I ended up trapped in alcohol addiction for almost two decades – a huge chunk of my life that I can never get back. It didn’t have to be that way. Here are the seven reason for why it took me almost two decades to break away from alcohol:
1. I Gave Myself the Option to Relapse
I used the claim that ‘relapse is a normal part of recovery’ as a ‘get out of jail free’ card – I adopted the catchphrase, “of course I’m drinking again, I’m an alcoholic”. I didn’t realize that I could just decide to give up drinnking forever without allowing myself this relapse option. Instead I took on the role of a powerless victim, and I refused to take responsibility for my returns to alcohol. It wasn’t until I committed to breaking away from drinking forever that I became able to let go of relapse option.
2. I Never Gave Up Being an Alcoholic
I would manage to stop drinking for long periods (once I lasted for two years with the help of AA), but I never gave up being an alcoholic. I know some people are able to build a good life by taking on the persona of the ‘recovering alcoholic’, but this didn’t work for me because it meant alcohol continued to be on the center stage in my life. My drinking problems ended when I quit the booze for the last time in 2006. I not only gave up alcohol, I gave up being an alcoholic.
3. I Believed I Was Too Young to Quit Drinking
I hit my first treatment center at age nineteen, but I didn’t stop drinking for good until I’d reached my mid-thirties. My exploits with alcohol led to a great deal of suffering in my life, but there would always be this idea in the back of my mind that I was too young to quit. It was complete bullshit of course – alcohol sucked all the goodness out of my life, and I was never too young to choose happiness.
4. I Didn’t Have a Good Enough Reason to Quit Drinking
After I hit my first treatment center, I knew that I ‘should’ give up alcohol. The other strong motivation for my regular attempts to quit was fear – I didn’t want to endure the horrible death of the alcoholic. The problem is that ‘should’ and ‘fear’ are the two shittiest reasons in the world for giving up anything – neither is going to provide strong and lasting motivation. In the end my motivation for giving up drinking was the same for why I turned to alcohol in the first place – I wanted to find inner-peace and happiness.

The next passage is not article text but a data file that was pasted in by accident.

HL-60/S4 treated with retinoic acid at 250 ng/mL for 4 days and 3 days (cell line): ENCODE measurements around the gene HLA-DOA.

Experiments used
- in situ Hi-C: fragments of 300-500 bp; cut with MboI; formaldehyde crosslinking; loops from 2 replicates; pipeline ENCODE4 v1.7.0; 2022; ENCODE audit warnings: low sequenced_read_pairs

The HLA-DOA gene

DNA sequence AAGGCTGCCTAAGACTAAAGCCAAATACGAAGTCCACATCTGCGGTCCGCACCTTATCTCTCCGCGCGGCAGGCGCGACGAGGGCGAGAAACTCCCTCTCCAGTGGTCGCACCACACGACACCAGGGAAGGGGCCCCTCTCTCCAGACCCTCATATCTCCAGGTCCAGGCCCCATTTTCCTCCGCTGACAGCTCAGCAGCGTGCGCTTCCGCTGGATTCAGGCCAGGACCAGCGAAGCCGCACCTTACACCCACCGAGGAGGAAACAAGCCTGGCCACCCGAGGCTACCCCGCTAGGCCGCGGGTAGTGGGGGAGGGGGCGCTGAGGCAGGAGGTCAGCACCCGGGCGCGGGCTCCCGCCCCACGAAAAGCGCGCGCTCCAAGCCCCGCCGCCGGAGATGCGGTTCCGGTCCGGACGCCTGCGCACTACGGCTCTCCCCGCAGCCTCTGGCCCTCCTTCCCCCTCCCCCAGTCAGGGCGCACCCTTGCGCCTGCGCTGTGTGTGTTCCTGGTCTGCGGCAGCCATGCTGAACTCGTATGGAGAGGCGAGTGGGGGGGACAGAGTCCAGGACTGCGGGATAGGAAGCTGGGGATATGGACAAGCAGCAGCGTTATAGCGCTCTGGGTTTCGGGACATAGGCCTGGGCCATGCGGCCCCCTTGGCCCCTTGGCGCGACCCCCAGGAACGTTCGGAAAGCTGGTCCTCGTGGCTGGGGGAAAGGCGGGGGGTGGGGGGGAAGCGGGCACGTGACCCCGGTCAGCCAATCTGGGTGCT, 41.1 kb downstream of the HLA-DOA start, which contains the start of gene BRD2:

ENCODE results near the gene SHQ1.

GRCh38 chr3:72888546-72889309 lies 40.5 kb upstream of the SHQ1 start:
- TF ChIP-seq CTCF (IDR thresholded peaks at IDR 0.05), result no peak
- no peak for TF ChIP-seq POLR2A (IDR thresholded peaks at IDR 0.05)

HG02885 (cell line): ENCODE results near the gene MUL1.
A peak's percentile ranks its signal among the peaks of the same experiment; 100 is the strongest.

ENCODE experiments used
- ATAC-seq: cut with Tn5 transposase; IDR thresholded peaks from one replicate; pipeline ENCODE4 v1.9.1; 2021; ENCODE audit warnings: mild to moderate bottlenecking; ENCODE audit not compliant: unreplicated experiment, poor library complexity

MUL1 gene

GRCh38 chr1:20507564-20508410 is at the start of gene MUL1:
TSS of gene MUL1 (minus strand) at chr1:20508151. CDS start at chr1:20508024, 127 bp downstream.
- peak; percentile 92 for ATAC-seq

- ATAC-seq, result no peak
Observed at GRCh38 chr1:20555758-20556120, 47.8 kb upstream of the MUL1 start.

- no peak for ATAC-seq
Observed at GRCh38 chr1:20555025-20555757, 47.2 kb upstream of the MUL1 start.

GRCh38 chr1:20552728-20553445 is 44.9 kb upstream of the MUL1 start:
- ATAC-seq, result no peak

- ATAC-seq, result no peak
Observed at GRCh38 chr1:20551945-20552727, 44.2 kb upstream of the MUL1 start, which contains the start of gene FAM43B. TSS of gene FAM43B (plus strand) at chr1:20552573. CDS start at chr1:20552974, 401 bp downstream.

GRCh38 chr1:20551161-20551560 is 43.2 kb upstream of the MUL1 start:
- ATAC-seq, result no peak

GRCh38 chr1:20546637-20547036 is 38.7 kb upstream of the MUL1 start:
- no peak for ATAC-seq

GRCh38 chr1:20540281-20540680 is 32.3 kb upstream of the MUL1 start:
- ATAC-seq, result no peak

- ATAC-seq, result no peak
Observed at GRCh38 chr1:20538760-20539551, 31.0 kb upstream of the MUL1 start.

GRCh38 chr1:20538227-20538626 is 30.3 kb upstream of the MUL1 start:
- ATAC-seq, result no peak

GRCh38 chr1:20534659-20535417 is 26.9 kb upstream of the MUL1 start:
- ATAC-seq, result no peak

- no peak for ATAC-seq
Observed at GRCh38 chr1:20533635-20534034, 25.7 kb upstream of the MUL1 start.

5. I Focused on What I Was Giving Up and Not What I Was Gaining
Giving up something is hard but taking action in order to gain something you really want is much easier. I stopped drinking because I wanted to find happiness, so it no longer felt like I was giving anything up.
6. I Blamed All of My Problems on Alcohol
My alcohol problems ended the day I gave up drinking for good – since then I’ve had life problems just like everyone else. For years I would blame everything on alcoholism – I’d even do this during my sober periods. I didn’t realize that I’m just a human that had an alcohol problem and not some type of special entity called an ‘alcoholic’.
7. I Focused on Excuses for Being an Alcoholic Instead of Taking Action
The problem with focusing on excuses is that it just sucks away all my motivation. There is always going to be an excuse not to do something, yet successful people still manage to get things done all the time. Thinking about the reasons I couldn’t stop drinking only kept me trapped in failure, but when I diverted my energy to taking action and away from making excuses, the most amazing things began to happen.
How to Avoid My Mistakes and Avoid Wasting Years to Alcoholism
If you are getting what you need from a 12-Step program, you might want to stop reading at this point – some of these suggestions are almost the opposite of what is recommended by AA. Here are my suggestions for how you can avoid my mistakes: